We covered the economy and fickle investor psychology the other week, and acknowledge that the jobs and the real estate market remain legitimate challenges. Creative destruction, in a perverse way, also compounds the situation as "the new" sectors push out, or significantly disrupt, "the old" sectors.
Yet, for a telling perspective on the second headline, "Jobs must lead, not lag, the recovery" from CNN, we recommend watching recent monthly commentary video update from Liz Ann Sonders, Senior Vice President, Chief Investment Strategist, Charles Schwab & Co., Inc.
We previously shared her work in our December post, Unemployment: Headlines Gloomy, Yet History Tells Different Story. We think she offers balanced insight on the markets and the economy. From her July Market Update, we share several of many helpful slides -
- NOTE: CNN might consider incorporating this into their article, borrowing Liz Ann's title: Unemployment Rate Lags Big Time [in every instance]:
- Never forget that sentiment bounces around in lock-step with the market -- per Sir John Templeton and also from our own experience, we know the best time to buy is at the point of maximum pessimism:
- Here's another under-appreciated point: CEO confidence leads consumer confidence, which takes more time to recover from bruising during a harsh recession:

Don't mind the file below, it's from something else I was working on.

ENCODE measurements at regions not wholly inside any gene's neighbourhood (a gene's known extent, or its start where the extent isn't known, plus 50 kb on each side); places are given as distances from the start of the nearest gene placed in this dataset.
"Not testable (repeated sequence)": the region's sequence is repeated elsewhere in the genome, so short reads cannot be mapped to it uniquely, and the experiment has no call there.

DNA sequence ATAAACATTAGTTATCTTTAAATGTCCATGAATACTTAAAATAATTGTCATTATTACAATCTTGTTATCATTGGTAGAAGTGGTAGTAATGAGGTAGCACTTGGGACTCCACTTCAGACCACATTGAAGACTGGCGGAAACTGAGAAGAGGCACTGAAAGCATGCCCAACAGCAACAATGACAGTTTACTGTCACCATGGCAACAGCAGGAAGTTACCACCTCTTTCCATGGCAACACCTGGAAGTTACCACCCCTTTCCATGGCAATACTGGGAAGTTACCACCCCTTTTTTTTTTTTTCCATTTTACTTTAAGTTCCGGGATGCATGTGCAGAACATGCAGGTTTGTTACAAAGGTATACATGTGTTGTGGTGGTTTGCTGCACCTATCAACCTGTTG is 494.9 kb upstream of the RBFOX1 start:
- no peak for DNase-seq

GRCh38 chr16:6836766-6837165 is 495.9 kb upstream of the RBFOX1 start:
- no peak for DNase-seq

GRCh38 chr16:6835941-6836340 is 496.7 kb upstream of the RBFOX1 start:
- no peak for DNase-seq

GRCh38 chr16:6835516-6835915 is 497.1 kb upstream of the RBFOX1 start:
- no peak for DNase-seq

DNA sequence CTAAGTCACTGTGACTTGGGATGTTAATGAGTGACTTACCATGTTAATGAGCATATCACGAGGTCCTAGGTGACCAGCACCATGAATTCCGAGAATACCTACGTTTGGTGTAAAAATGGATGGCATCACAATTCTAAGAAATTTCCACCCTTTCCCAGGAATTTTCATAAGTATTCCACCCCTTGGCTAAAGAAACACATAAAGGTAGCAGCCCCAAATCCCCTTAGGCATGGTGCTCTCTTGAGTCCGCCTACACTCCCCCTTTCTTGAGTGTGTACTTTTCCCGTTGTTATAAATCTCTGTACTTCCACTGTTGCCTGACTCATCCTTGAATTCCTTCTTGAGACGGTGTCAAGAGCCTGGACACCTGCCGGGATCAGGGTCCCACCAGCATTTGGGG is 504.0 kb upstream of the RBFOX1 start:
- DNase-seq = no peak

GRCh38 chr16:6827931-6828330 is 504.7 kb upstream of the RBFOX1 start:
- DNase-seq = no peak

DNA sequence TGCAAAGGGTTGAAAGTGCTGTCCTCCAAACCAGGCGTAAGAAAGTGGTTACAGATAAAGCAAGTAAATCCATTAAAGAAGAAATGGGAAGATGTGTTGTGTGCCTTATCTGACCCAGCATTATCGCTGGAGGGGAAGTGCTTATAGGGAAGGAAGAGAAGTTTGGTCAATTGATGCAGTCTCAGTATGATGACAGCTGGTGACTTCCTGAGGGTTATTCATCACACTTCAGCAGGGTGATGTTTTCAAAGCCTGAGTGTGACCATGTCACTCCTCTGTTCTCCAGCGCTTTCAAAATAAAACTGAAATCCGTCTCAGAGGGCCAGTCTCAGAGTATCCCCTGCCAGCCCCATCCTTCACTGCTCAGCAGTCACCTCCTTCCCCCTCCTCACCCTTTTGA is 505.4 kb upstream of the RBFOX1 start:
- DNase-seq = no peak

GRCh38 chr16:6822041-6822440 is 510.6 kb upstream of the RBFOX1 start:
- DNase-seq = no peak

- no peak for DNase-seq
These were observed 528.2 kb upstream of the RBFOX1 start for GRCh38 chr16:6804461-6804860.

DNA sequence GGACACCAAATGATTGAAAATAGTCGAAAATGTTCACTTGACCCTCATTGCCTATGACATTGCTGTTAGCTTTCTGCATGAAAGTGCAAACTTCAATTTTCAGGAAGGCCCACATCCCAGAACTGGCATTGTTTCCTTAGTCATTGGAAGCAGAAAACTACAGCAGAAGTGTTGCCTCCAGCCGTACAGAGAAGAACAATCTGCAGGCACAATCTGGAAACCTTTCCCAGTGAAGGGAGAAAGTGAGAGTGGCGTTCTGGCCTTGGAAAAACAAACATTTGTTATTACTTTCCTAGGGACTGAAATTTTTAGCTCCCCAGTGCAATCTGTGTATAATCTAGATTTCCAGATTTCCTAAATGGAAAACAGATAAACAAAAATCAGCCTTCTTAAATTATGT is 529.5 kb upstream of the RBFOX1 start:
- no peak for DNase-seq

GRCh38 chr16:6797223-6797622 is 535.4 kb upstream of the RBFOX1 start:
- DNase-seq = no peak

- This is a pleasant surprise - new claims for unemployment are declining at a faster pace than during the "jobless" recoveries of 1992 and 2002 (would you believe it?!):
- Finally, the familiar Market cycle that we also shared in slide four of our Which Way from Here presentation back in January -- always keep this in perspective:
Despite lingering concerns and federal/state budget woes, most corporate fundamentals remain stable to better and balance sheets remain flush with record levels of net cash. Our expectation is that fundamentals will lead the way to improved sentiment and, ultimately, more jobs. We understand the fear is that America is totally spent because of over-leveraging thanks to easy money and subsequent greed on Main Street AND Wall Street (e.g. humans are prone to behavior that creates problematic bubbles). This is, in fact, true on many levels.
Unfortunately, we all must now pay the consequences of foolhardy behavior and, perhaps, forward growth will be muted. Still, history shared by Liz Ann implies that jobs will arrive, possibly sooner than the current consensus view. Watch for demand from emerging markets for U.S. products and services to buoy our economy. The challenge is that all corporations are evermore focused on running lean and driving out costs. With productivity gains, they can do more with less (people).
As always, investors need to pick their spots. We think an emphasis on cash generating, franchise-type companies offered by the Market at low multiples of earnings and cash flow remains a prudent investment strategy in all markets. Out of favor asset plays trading at meaningful discounts to readily ascertainable net asset value are also sensible.
© 2010 Jeffrey Walkenhorst
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